7 (more) board games to help kids think big
We catalogue seven more board games to teach children science, problem-solving, and even foster their creativity.
- The number of board games being released each year is unprecedented.
- Among the deluge of new and interesting titles, many can help develop life-critical skills, such as creativity, problem solving, and lateral thinking.
- We look at seven more board games that help teach children to think big.
We are living in a board game renaissance. Where once families had a paltry selection of dice rollers to choose from, today the shelves of toy stores and hobby shops buckle under the weight of fun and absorbing board games. Tucked among those variegated boxes are fantastic learning experiences that educate and entertain children in equal measure.
Last time, we cataloged seven of the best board games to teach children STEM, strategy, and executive functions. But that barely scratched the surface, so we're back with seven more.
The rules are the same. Every game must support a family-friendly four players, so classics like Go and Chess will be truant again despite their cognitive-expanding capabilities. Also, a ten-year-old should be able to comprehend the game's mechanics after a game or two, meaning stat-laden behemoths like Scythe and Terraforming Mars—though wonderful in their own right—will need to find their dues on another list.
In Ticket to Ride, players transform into 19th-century tycoons bidding to monopolize the burgeoning railroad industry. They collect cards of various colors and use them to purchase tracks. Connecting these tracks with major railway hubs, they create routes crisscrossing the continental United States. Longer routes earn more points, with additional points awarded to players who complete special Destination routes.
Though easy to learn, the game hides enough strategic depth to earn it the 2004 Spiel des Jahres. Players must use spatial reasoning to plan their routes, understand the risk-reward between collecting more cards versus claiming routes, and adapt their strategies to an ever-changing board.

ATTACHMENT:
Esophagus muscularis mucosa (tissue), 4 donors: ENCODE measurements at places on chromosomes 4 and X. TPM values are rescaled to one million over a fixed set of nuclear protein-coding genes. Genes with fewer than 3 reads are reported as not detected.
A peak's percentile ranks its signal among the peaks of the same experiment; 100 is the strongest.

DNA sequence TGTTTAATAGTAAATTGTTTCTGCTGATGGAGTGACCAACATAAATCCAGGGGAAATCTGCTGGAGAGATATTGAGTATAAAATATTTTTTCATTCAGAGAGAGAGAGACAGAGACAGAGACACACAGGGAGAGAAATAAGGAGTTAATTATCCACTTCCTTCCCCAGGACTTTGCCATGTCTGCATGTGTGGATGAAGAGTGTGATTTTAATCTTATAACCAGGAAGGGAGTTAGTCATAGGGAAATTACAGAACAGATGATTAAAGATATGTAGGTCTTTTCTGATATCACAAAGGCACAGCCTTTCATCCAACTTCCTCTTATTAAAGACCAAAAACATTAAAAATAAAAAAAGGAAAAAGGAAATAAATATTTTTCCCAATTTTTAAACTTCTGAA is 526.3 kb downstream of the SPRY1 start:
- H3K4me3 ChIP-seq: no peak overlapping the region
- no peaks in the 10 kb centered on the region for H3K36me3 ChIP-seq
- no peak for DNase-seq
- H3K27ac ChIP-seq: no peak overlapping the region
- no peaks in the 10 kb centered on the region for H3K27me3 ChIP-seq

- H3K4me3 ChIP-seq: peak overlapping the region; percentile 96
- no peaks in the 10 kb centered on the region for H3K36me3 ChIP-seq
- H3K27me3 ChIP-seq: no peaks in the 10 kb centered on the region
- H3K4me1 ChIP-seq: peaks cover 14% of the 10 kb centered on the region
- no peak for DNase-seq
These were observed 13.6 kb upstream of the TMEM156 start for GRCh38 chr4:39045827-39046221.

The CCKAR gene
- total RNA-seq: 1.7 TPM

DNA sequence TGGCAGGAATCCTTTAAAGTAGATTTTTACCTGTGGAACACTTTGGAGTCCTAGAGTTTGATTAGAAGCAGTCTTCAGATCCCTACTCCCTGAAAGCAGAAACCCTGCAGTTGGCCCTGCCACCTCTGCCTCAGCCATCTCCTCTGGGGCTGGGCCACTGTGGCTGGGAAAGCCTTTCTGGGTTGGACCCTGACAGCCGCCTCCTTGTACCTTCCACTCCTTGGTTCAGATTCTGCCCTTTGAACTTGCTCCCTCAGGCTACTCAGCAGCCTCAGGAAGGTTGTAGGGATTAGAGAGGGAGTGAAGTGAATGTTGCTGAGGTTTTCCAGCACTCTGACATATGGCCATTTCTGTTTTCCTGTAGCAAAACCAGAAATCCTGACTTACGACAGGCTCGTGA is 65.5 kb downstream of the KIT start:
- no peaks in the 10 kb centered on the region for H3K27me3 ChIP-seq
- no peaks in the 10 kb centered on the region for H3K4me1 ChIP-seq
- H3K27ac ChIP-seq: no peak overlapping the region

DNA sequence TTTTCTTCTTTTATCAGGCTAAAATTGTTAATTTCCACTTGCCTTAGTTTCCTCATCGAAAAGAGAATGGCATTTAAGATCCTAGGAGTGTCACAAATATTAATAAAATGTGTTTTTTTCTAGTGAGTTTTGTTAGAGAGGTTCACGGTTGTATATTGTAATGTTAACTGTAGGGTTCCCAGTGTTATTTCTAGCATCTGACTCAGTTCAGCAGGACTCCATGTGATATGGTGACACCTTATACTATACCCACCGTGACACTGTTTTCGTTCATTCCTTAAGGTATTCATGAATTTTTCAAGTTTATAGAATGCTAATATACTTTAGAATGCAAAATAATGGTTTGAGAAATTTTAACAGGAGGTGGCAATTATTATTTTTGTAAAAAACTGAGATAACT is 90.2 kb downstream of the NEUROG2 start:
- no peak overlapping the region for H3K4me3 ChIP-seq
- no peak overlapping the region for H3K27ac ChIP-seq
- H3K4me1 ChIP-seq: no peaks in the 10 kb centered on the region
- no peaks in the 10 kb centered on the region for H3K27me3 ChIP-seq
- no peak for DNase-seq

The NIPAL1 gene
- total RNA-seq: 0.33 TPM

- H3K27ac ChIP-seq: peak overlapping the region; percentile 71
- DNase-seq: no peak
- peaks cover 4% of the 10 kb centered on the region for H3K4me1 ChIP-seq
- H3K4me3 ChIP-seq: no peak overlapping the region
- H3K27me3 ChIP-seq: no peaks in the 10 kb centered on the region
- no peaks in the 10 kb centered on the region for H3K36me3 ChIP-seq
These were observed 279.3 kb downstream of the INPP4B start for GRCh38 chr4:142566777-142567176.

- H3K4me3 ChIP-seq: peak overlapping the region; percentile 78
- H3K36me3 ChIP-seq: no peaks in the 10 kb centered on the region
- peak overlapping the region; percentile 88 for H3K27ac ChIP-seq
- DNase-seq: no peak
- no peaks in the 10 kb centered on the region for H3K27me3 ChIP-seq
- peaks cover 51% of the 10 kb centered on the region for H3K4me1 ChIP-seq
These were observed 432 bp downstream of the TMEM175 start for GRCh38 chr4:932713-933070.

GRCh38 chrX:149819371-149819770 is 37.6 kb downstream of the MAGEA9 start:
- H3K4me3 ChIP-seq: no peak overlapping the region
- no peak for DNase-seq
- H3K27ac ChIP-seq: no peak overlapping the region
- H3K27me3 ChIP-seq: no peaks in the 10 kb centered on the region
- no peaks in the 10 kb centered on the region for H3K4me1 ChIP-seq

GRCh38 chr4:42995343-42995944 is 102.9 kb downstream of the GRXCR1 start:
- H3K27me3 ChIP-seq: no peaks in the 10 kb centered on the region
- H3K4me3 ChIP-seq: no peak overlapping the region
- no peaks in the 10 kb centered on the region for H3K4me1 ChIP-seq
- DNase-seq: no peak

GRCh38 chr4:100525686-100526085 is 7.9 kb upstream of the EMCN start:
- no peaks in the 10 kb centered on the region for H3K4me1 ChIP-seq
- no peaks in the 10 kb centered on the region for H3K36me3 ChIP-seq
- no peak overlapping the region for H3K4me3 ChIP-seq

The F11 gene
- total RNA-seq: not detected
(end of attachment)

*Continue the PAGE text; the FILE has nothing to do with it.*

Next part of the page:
The game also introduces children to basic U.S. geography, helping them understand the relationship between major U.S. cities. Though, the map isn't 100 percent accurate (as any citizen of Duluth, Minnesota, will tell you). Other versions of the game sport maps for Asia, Europe, the Nordic Countries, and the United Kingdom.
Many board games recognize only cold calculations and cutthroat planning. Dixit, the 2010 Spiel des Jahres winner, takes a different tack by rewarding players for their creativity and a strong theory of mind.
Each round, one player becomes the storyteller. This player plays a card from their hand face down and offers a clue to describe it. The other players then place cards they think match the clue. After a good shuffle, the cards are revealed, and everyone tries to figure out which card was the storyteller's.
Here's the trick: To maximize points, the storyteller wants only some players to guess the correct card. If everyone guesses correctly, they lose the round.
To galvanize players' imaginations, Dixit's cards depict fantastical scenes in a surrealist art style. Think a boy on a ladder fashioning clouds into animals, biomes collected in raindrops, or a cenotaph imprinted with a blood-red snake. And because everyone's creativity is unique, each grouping of friends and family will result in wildly different experiences.
Labyrinth asks players to navigate a maze to find a treasure buried in its depths. Simple enough, except the maze morphs at the will and whim of your competitors.
Players take turns sliding an extra piece into the rows and columns of the maze, altering the passageways available to the players. The extra tile then passes to the next player, who alters the maze further. The first player to retrieve all their treasures and get out wins.
A pure puzzle-solving game, Labyrinth presents players with spatial and strategic challenges. Do they use their turn to block an opponent's path or try to shift the wall blocking their own? Though each move is simple, it's the chain of effect that makes the game challenging and fun.
Where most games require players to defeat each other to claim victory, Forbidden Desert asks them to work together against the game itself.